Thanks, sarah, and sorry about all the horrible typos - french keyboard grr.

  • At 12:37 AM, Anonymous natasha said…

    This is a great post, witchy-woo. Thank you. I was leaping at my computer in silent applause, too. I've been checking back here more and more lately, and am loving what you're saying and how you're saying it.

    I know exactly this thing about teachers steering kids away from things we wanted to do. Now I'm grown up, and all that, I look back and think of those poor, overworked, under-appreciated and drowned-in-stress female teachers who sometimes messed-up my path in life, and I feel so angry with them, but also so sorry for them. It's odd to think that feminist-awareness can make us recognise things in them they couldn't see themselves. So maybe I can forgive them now.

    But really, I wanted to say a special big up for the way you describe feminism as a journey. It's really been that for me, a constant eye-opening, heart-breaking, stomach-churning trip, where I keep thinking 'oh I've got it now'. And of course I ain't.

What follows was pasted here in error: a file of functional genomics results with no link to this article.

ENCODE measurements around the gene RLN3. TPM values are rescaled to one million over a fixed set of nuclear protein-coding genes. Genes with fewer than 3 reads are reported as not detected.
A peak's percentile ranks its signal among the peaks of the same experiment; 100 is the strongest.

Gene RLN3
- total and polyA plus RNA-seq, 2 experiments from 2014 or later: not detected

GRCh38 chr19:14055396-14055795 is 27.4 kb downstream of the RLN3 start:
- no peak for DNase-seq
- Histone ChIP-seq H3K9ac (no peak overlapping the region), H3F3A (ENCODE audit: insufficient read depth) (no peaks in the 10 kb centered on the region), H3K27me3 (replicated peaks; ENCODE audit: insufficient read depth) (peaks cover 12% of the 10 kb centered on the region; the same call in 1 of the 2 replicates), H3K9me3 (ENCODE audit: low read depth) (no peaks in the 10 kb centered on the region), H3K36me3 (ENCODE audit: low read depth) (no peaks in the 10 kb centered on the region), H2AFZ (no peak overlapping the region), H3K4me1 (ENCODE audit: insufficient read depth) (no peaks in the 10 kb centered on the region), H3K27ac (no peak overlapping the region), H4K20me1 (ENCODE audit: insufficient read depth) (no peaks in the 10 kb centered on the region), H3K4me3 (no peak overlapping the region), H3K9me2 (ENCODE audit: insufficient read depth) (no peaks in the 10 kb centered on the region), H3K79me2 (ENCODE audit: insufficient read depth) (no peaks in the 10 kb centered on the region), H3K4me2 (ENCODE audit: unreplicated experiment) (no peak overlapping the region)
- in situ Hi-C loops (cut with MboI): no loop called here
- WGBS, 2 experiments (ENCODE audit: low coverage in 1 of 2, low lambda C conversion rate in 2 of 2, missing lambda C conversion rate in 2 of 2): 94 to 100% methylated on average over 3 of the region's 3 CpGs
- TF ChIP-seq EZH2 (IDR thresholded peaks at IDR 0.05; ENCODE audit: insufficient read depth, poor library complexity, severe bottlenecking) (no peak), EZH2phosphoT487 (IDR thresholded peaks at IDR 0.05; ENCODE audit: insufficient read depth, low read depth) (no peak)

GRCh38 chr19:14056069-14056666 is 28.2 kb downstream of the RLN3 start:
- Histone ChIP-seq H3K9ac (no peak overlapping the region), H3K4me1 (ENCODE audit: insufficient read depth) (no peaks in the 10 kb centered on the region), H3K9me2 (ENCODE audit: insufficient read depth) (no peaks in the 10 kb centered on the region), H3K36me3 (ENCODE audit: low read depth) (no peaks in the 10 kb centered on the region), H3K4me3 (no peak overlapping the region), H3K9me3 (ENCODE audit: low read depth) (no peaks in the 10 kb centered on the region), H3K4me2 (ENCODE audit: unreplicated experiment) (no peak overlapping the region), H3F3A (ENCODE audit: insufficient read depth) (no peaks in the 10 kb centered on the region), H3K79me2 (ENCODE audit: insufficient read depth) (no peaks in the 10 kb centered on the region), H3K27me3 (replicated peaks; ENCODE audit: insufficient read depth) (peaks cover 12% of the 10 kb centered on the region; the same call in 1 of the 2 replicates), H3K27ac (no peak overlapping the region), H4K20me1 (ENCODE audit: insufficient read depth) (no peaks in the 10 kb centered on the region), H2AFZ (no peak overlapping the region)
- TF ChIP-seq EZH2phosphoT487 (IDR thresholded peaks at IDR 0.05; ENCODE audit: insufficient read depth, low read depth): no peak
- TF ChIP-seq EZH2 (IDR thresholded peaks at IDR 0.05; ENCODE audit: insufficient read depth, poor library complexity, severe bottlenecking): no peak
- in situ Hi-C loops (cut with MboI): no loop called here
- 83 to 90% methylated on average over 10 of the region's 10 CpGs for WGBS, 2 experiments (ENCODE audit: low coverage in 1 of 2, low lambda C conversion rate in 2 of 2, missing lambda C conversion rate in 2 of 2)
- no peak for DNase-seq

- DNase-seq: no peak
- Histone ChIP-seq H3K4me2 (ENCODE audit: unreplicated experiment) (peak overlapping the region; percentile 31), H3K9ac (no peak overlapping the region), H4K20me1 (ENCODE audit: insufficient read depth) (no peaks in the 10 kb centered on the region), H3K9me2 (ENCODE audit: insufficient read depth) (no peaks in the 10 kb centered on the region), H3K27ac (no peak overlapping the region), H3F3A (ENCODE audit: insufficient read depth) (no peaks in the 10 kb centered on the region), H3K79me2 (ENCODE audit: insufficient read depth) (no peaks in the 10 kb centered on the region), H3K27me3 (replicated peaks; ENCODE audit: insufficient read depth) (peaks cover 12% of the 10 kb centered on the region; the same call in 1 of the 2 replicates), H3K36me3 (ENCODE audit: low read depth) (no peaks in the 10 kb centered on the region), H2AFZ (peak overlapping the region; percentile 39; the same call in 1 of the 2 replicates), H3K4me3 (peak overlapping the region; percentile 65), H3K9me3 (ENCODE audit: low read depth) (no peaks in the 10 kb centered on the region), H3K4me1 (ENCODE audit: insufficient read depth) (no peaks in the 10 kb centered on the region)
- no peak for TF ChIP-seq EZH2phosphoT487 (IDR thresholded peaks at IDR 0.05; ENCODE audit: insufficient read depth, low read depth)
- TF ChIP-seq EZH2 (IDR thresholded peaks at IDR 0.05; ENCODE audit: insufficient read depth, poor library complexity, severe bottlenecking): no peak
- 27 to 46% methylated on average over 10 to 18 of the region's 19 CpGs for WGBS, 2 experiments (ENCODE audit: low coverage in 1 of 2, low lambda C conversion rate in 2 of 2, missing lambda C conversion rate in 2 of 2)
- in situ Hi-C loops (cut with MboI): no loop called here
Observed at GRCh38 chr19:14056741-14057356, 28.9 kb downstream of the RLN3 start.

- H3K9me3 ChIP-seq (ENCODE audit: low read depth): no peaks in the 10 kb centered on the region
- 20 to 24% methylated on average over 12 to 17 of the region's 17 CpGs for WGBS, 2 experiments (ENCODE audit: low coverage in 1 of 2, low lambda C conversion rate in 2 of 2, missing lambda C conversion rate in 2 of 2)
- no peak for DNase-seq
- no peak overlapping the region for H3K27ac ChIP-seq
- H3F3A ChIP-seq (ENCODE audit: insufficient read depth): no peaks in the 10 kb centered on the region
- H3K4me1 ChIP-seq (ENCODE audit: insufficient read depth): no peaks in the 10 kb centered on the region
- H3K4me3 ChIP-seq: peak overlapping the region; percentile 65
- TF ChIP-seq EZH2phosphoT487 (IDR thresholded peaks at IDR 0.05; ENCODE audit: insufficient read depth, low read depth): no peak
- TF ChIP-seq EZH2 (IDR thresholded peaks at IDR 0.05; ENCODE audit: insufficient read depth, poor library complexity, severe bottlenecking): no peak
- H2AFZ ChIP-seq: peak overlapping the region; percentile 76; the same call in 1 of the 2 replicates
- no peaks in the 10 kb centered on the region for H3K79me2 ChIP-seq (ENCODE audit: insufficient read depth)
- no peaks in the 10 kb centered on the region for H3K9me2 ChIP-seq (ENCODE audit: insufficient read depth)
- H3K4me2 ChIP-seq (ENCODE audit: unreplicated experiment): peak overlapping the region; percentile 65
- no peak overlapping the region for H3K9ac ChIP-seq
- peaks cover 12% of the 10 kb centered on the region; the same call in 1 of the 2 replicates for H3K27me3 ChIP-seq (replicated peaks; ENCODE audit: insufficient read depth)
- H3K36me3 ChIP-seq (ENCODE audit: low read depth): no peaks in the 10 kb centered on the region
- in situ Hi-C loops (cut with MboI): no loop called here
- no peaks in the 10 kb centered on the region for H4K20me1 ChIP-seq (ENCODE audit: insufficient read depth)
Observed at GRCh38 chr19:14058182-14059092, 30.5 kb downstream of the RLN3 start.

• At 8:16 AM, Blogger simply wondered said…

    A random series of thoughts and reactions:
    I think all real philosophies are living growing things that change by the minute - only the dead and the unthinking don't or won't move on (not always forward, but that's journeys for you).
    Teachers don't half talk a load of crap - my 3yr old was told if he didn't put on his coat he'd get sick. No - if he didn't put on his coat he might get cold and if he could deal with that then I don't see why he should put his coat on. I don't know why they insist on lying about their reasonable (or not) requests. I'd hope with the whole teacher/student dynamic becoming less unequal (maybe) stupid comments of sexist or other nature are becoming less frequent - I think they stem from the inequality of power between the two parties - as usual...